Turnaround Of The Year And Deal Of The Year: The Building Of A Brewing Conglomerate


Firm: KPS Capital Partners LP

Target: North American Breweries Inc.

Return Multiple: 8.9x

Acquiror:  Cerveceria Costa Rica SA

Sale Price: $388 million

Advisors: UBS Securities LLC


* Seeing value where others don’t

* Putting together an operationally focused turnaround plan

* Working with multiples stakeholders to drive value

* Delivering a superior return in a short time

Over the course of its four-year ownership, the New York buyout firm earned an 8.9x return multiple and a 93 percent IRR on its investment in North American Breweries Inc. by the time of the company’s sale to a foreign strategic buyer, Cerveceria Costa Rica SA, that was seeking to expand in the United States.

“We did not just buy a business and lever it up. We created a company,” said Raquel Palmer, a partner of KPS Capital Partners and a member of its investment committee who headed the North American Breweries transaction. The firm, working with local union and political leaders, also nearly doubled employment at the portfolio company’s flagship operation in Rochester, N.Y., to more than 500, while enhancing the downtown facility with a “brew house” to provide a destination for visitors.

As a result, North American Breweries won for KPS Capital the Buyouts 2013 Turnaround Of The Year award. The firm also received overall Deal Of The Year award by vote of the magazine’s editors. Notably, it was the second year in a row for KPS Capital to sweep that particular doubleheader; the firm won the same pair of awards in 2012 for the company’s stewardship of Attends Healthcare Inc., a maker of products for adult incontinence.

In the case of North American Breweries, KPS Capital was able to ride the wave of consolidation that was sweeping the brewing industry in 2008. The firm became aware of the upstate High Falls Brewery through a contact, and was able to buy the company through a complex, out-of-court recapitalization that called for concessions from equity and debt holders as well as the local government and union workers.

The firm acquired a couple of well-regarded regional beer brands—Genesee and Dundee—along with a 100-year-old brewery operating at half capacity and sales in double-digit decline, Palmer said. “The equipment was not well maintained. The management team did not have the skillset to turn the business around. They also didn’t have the capital.”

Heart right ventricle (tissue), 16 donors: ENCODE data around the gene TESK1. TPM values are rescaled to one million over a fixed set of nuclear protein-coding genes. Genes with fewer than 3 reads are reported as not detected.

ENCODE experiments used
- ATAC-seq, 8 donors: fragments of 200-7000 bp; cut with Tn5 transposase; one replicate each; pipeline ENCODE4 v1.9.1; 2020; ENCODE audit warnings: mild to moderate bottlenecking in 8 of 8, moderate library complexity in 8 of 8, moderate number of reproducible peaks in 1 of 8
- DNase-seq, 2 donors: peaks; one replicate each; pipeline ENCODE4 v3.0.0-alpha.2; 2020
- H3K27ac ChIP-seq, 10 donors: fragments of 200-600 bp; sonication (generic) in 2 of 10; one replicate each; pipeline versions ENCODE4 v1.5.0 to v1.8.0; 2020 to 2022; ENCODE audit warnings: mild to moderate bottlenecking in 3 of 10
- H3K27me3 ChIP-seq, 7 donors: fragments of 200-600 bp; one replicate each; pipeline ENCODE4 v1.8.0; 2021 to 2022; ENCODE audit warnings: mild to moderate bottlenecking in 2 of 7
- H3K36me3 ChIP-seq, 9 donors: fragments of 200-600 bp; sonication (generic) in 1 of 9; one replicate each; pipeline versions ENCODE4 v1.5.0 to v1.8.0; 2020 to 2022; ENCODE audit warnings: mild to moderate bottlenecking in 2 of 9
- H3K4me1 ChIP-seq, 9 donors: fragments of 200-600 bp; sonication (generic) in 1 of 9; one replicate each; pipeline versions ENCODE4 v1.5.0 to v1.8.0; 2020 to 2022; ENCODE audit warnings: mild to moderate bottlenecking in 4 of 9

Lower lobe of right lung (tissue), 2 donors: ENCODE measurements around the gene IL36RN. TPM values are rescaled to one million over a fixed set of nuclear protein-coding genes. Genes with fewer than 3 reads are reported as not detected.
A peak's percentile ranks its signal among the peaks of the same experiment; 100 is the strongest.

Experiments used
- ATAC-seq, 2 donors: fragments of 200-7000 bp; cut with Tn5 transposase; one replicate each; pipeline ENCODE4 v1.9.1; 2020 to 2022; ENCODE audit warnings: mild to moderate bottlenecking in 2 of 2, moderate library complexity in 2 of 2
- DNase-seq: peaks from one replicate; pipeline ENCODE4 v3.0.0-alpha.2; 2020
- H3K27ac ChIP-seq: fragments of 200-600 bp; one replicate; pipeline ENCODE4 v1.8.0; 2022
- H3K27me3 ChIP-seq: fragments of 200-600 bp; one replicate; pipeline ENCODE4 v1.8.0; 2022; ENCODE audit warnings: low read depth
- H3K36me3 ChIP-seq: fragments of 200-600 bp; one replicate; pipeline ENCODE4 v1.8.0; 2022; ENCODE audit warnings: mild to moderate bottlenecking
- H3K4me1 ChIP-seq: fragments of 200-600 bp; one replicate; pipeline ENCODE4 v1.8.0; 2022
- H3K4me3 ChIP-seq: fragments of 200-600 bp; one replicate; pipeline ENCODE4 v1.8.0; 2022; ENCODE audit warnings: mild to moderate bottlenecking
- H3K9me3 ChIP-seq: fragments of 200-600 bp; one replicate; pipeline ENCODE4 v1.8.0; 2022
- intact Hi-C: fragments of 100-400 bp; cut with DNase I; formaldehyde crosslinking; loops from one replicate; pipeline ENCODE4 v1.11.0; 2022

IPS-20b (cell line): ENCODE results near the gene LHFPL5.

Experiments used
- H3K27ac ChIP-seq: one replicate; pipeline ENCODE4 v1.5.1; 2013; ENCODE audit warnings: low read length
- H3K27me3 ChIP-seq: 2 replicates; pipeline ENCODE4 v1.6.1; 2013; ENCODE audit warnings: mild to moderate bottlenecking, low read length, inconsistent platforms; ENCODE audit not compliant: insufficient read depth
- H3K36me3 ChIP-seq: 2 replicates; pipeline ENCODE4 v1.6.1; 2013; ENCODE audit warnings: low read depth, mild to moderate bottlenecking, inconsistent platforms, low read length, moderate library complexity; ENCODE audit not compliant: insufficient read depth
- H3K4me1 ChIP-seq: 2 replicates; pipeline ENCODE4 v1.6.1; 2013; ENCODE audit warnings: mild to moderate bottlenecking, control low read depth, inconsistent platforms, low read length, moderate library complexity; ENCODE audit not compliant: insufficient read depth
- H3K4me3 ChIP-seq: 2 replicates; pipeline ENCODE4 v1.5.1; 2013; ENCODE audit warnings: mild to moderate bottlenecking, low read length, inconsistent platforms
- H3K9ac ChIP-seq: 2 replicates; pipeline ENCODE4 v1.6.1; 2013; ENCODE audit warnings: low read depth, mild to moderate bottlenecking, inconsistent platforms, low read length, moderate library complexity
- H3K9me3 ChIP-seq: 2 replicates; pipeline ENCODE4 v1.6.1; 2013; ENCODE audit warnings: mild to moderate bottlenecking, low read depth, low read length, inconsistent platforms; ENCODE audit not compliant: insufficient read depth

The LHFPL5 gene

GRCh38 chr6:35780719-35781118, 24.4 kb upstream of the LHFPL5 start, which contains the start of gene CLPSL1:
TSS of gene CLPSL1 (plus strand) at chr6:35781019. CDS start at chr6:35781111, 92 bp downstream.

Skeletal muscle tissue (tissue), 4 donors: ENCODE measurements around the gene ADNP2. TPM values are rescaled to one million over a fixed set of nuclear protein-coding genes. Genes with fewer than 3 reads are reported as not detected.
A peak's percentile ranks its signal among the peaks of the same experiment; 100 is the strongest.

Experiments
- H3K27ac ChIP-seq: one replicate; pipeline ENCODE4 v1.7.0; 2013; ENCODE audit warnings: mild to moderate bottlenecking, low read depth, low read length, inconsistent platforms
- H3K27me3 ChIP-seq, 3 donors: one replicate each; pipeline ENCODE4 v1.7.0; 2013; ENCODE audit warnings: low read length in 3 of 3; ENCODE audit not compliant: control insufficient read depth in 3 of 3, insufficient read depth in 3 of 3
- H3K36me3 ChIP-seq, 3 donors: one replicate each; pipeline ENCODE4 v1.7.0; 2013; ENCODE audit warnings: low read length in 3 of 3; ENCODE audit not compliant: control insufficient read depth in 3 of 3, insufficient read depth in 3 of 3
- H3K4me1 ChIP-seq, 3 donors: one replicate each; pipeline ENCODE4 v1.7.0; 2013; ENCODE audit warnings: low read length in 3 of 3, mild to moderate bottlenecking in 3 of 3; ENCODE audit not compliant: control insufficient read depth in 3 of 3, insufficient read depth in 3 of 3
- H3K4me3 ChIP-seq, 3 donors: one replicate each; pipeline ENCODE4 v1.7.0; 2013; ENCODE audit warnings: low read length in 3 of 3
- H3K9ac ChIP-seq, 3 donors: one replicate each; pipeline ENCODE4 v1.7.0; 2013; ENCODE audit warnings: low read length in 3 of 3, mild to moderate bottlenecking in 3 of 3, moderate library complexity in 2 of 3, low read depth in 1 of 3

What High Falls Brewery did have—the firm soon changed the company name back to Genesee Brewing Company—was a nationwide distribution network through which it distributed flavored malt beverages for Pernod Ricard USA LLC under the Seagram’s Escapes and Smooth brands. KPS Capital negotiated a separate deal with Pernod to take over those brands in the United States. Both deals closed in February 2009.

While this activity was taking place in upstate New York, in Washington, D.C., antitrust officials were negotiating the terms of the mega-deal that would result in the formation of Anheuser-Busch InBev. One term was the divestiture of the Canadian brand Labatt. KPS Capital added the high-performing import to its burgeoning beer portfolio in March 2009.

Upgrading Production

The firm installed new management, beginning with Rich Lozyniak, a veteran KPS Capital operator. Lozyniak was not a beer guy—in his previous stint with KPS Capital he had run a company making industrial compressors, Palmer said—but he was a team-builder who could work with the union and develop the company’s potential. “We rely heavily on our managers to execute our plans, and to take them beyond our original investment thesis,” Palmer said.

An early priority operationally was to upgrade the brewery’s production lines, Palmer said. “The first thing we did was to invest behind a 24-ounce canning line,” she said. “It was one of the brewers on the shop floor who said to us as part of our due diligence, ‘What’s really missing here is that we don’t sell a 24-ounce can. We need that packaging capability.’ That’s where most people in America get their beer, in a convenience store, and that is the No. 1 package, the 24-ounce can. If you can’t offer that convenience store a 24-ounce can, then they’re not interested in the rest of your products.”

The strategy worked. Through improved marketing and upgraded production, the Genesee brand grew at a 20 percent compound annual growth rate during KPS Capital ownership, and the Seagrams brand had a 40 percent growth rate, Palmer said, at a time when industry growth was essentially flat. Growth, in turn, enabled the firm to recapitalize the company, repaying the investors plus a profit in less than two years.

Along the way, KPS Capital added Independent Brewers United to its portfolio in August 2010, expanding its higher margin craft beer business with the brands Magic Hat in Vermont and Pyramid on the West Coast. But with no further transformative acquisitions on the horizon, KPS Capital hired UBS last year to conduct an auction. The ultimate buyer, Cerveceria Costa Rica SA, was a Costa Rican brewer that owned a brand called Imperial, for which High Falls had been exclusive distributor in the United States.

“They had seen first hand our transformation of the management team and the business itself, so they had grown up through the business with us,” Palmer said. “They had the best kind of due diligence, to see the company from the start through the process by UBS.”